EDGAR WRIGHT CONTRASTS PAST & PRESENT IN 'SOHO'
REMEMBERING THE MARQUEE, AND 'MOD', A LOST FILM FROM FINLEY, DE PALMA, FIORE, RUBIN MovieMaker's Tim Molloy
posted an article today about Edgar Wright
's new movie, Last Night In Soho
“I sort of have this ongoing fantasy, like a lot of people do,” says Edgar Wright, director of Last Night in Soho. “And I don’t know whether it’s a fantasy or a malaise or something, where you just think about going back in the past, all the time. But then I think it’s always tempered with the knowledge that yes, it might be great to go back. But that doesn’t mean that everything was great then.”
As Thomasin McKenzie, who plays the protagonist of the film, puts it: “Nostalgia is a funny thing.”
It’s something Wright has always thought about, in 25 years of walking around Soho, seeing restaurants and clubs change even as the buildings stay the same. Strip clubs and dirty bookstores have given way to shoe-store chains. Packed record stores have turned into spacious restaurants. The Marquee, where Jimi Hendrix, Led Zeppelin and David Bowie played early shows, has been converted into lofts.
“You can’t help but think about what these walls have seen in any building that you’re in, that’s 100 years old, or hundreds of years old,” says Wright.
Last Night in Soho is a grand, sweeping, elegant time warp of a film, set to arrive in theaters after many months of many people saying big movies are over. Wright began kicking around the idea for the film around 2013, then co-wrote the script with Oscar-nominated 1917 screenwriter Krysty Wilson-Cairns, and began shooting it before the pandemic. When the streets went silent for a while, Wright seized on the opportunity to photograph one of the most celebrated neighborhoods on earth in empty stasis. Then the film did reshoots, and theaters reopened, and Wright saw a film in a theater for the first time in months, but not a new movie: A 35mm screening of Brian De Palma’s 1981 Blow Out, inspired by Michelangelo Antonioni’s Blow-Up, a film set in a swanky-to-seedy 1960s London milieu similar to that of Last Night in Soho. Time keeps collapsing in on itself, never more than in the recent past. We look to the future and hope for the past. McKenzie turned 19 during filming, 20 during reshoots.
In the early 1960s, De Palma worked on a lost documentary from earlier in the 1960s that was to be titled Mod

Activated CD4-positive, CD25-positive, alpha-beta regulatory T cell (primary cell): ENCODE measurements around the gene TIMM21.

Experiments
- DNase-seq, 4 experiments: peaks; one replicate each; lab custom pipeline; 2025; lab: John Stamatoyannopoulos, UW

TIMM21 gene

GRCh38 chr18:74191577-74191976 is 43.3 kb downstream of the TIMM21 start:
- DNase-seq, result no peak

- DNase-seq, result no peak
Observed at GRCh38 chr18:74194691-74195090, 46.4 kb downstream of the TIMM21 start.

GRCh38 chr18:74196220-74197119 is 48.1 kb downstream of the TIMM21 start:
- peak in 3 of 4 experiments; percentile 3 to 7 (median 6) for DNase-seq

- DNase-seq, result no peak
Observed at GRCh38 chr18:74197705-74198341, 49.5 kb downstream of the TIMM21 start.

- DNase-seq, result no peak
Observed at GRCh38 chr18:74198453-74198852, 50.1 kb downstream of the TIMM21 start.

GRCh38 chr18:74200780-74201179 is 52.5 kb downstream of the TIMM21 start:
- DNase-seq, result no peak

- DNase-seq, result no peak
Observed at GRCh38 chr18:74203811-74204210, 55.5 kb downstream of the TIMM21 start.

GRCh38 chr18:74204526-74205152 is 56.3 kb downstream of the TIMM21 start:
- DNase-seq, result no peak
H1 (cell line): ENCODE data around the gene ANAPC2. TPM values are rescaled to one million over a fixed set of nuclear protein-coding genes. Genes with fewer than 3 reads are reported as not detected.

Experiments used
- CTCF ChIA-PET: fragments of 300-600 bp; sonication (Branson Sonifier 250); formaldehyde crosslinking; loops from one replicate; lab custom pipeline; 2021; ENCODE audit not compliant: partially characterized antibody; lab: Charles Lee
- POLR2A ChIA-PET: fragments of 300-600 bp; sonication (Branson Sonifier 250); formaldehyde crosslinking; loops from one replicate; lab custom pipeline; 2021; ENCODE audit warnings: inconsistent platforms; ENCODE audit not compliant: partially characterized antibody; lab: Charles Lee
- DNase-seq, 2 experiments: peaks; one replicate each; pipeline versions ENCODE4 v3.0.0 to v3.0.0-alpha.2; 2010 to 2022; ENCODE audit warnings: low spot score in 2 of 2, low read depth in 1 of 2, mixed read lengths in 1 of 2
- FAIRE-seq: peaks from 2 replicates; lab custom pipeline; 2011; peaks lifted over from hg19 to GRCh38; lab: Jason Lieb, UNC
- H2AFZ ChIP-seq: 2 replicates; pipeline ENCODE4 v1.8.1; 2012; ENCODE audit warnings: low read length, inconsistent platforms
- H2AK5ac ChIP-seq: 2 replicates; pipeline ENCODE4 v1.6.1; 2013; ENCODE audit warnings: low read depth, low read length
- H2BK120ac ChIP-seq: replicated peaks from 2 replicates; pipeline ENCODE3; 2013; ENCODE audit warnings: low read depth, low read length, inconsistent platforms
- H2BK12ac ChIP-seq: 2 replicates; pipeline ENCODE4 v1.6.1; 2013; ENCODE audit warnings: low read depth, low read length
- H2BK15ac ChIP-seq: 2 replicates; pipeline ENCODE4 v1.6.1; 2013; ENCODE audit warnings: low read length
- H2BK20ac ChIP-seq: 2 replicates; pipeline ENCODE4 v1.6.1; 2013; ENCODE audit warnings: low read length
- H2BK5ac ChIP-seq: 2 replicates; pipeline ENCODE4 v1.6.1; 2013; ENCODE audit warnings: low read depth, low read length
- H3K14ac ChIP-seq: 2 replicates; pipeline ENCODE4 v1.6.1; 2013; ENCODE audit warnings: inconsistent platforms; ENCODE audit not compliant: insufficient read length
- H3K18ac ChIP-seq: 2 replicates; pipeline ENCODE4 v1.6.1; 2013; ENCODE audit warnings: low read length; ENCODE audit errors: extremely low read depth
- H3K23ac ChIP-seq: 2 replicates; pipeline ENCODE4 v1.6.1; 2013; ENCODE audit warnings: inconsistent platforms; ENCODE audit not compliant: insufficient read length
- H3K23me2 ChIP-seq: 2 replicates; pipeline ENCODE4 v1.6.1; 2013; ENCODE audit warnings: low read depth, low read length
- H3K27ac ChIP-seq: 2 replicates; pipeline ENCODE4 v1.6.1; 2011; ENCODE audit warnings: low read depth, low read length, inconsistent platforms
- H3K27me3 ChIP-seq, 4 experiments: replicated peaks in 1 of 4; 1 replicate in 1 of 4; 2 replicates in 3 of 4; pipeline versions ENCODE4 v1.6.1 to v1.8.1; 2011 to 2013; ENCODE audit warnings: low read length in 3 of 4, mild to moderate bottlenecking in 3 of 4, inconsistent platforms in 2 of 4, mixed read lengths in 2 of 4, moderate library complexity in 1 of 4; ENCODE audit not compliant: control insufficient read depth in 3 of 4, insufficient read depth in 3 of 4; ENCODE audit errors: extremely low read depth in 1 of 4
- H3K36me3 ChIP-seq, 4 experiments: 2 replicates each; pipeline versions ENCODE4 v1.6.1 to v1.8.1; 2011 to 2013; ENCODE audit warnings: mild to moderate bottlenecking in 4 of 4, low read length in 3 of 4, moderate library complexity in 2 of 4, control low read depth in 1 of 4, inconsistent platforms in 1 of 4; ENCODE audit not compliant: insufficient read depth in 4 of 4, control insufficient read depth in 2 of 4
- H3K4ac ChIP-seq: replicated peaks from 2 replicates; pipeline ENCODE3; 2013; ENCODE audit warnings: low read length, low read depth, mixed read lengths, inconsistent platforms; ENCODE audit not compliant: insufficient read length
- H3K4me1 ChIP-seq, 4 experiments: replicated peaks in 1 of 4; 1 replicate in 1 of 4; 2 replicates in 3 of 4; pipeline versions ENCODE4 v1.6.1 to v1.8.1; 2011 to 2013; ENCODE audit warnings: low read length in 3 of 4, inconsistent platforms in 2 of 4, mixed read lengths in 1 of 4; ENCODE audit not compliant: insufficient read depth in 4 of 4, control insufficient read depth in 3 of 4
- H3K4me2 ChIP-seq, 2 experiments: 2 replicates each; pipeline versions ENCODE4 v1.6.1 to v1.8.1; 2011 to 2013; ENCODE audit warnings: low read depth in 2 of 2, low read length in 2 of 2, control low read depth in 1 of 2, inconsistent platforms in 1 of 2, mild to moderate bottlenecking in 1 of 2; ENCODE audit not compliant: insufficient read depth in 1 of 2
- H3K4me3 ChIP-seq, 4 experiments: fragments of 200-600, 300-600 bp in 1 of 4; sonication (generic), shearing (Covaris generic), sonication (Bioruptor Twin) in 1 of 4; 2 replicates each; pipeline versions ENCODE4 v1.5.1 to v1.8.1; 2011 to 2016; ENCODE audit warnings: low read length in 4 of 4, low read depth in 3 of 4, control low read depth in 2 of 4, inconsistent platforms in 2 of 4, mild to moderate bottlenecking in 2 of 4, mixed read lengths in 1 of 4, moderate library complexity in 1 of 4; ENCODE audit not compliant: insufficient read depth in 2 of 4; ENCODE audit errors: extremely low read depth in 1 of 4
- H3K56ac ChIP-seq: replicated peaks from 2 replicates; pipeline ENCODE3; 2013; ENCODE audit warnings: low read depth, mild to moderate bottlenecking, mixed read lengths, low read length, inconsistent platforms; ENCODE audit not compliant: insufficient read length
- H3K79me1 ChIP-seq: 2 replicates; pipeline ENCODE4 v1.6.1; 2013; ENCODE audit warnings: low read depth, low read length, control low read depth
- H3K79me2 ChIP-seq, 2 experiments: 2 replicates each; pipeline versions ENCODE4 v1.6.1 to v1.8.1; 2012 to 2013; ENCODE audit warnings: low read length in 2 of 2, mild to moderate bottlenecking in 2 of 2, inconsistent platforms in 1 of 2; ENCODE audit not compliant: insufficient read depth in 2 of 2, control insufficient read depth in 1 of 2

. De Palma, Robert Fiore
, Bruce Rubin
, and William Finley
had all shot footage in England. It was Finley's idea, circa 1964, a movie about mods and rockers within a then-burgeoning scene in London. In Justin Humphreys
' book, Interviews Too Shocking To Print
, Rubin explains that Finley's father had died and left him money, which he was going to use to finance the film. "And I was amazed at the audacity of somebody taking money that they had inherited and immediately spending it on making a movie," Rubin tells Humphreys. "But he was so enthralled by what was going on in London - the whole new music scene and he wanted to document it - to get it on film before it went away because this was the moment of birth for that whole [movement]. I mean, The Beatles
were just coming out, and The Stones
, and everybody - The Animals
, Herman's Hermits
, on and on."
After arriving in London ("there was a whole group of us," Rubin says in the book), Finley asked if Rubin would go to France with De Palma to pick up a light Eclaire sound camera, mentioning that he also needed another person to work on the film. Rubin had known Fiore from film school, and De Palma had known Fiore, as well. Fiore happened to be on a Fulbright grant in Paris, "and so he agreed to come back from Paris with us to work on the film," says Rubin, adding that they all had "an incredible two days" in Paris before heading back to London, where they worked on the film for two weeks, "through Christmas and New Year's."
Rubin continues in Humphreys' book:
"Bob Fiore and I went to Birmingham, I think... We drove up there and we went to the Beatles' Cavern (The Cavern Club in Liverpool] and there was a group showing there that night called Herman's Hermits. We got permission - I had a card that said I was from ABC News. I don't know how I got it but people thought that's who I was. They made a lot of things available. We went in and I had enough film to shoot one act of the concert. And it was Herman's Hermits, so I got the camera and Bob Fiore was my sound man at that point. I shot this amazing, exciting number using every element of the zoom lens. It was really very, early '60s exciting experimental cinema. I really shot a great roll of film of Herman's Hermits.
"And then, right after it was done, and we were out of film, the announcer onstage says, 'And, now, everybody - here's Herman!' I had shot the whole backup group without their leader, so I had wasted every bit of film of some of the most brilliant filmmaking of all-time.
"We were very ragtag as a group and we did what we could do. We did shoot some stuff of a group called The Who in a room in a hotel but nobody had ever heard of them, really, but people were saying, 'This is going to be a big group.' It was a small hotel performing area in a restaurant, like. I did shoot some of their performance."
I asked De Palma about this film in 2002. "It was never finished," he said. "The whole thing was sort of financed with some friends and I think they ran out of money. But I shot a lot of stuff, needless to say. I shot stuff in London, a lot of the rock and roll groups. I shot The Who at the Marquee Club, I shot the Rolling Stones at Fourteenth Street. I shot Peter Gordon
. And then I think Bob Fiore went over and shot a lot of the Manchester groups. But we shot all this footage and then I think the producers ran out of money. And that was the end of it."
Big-Screen Blow out at BFI Southbank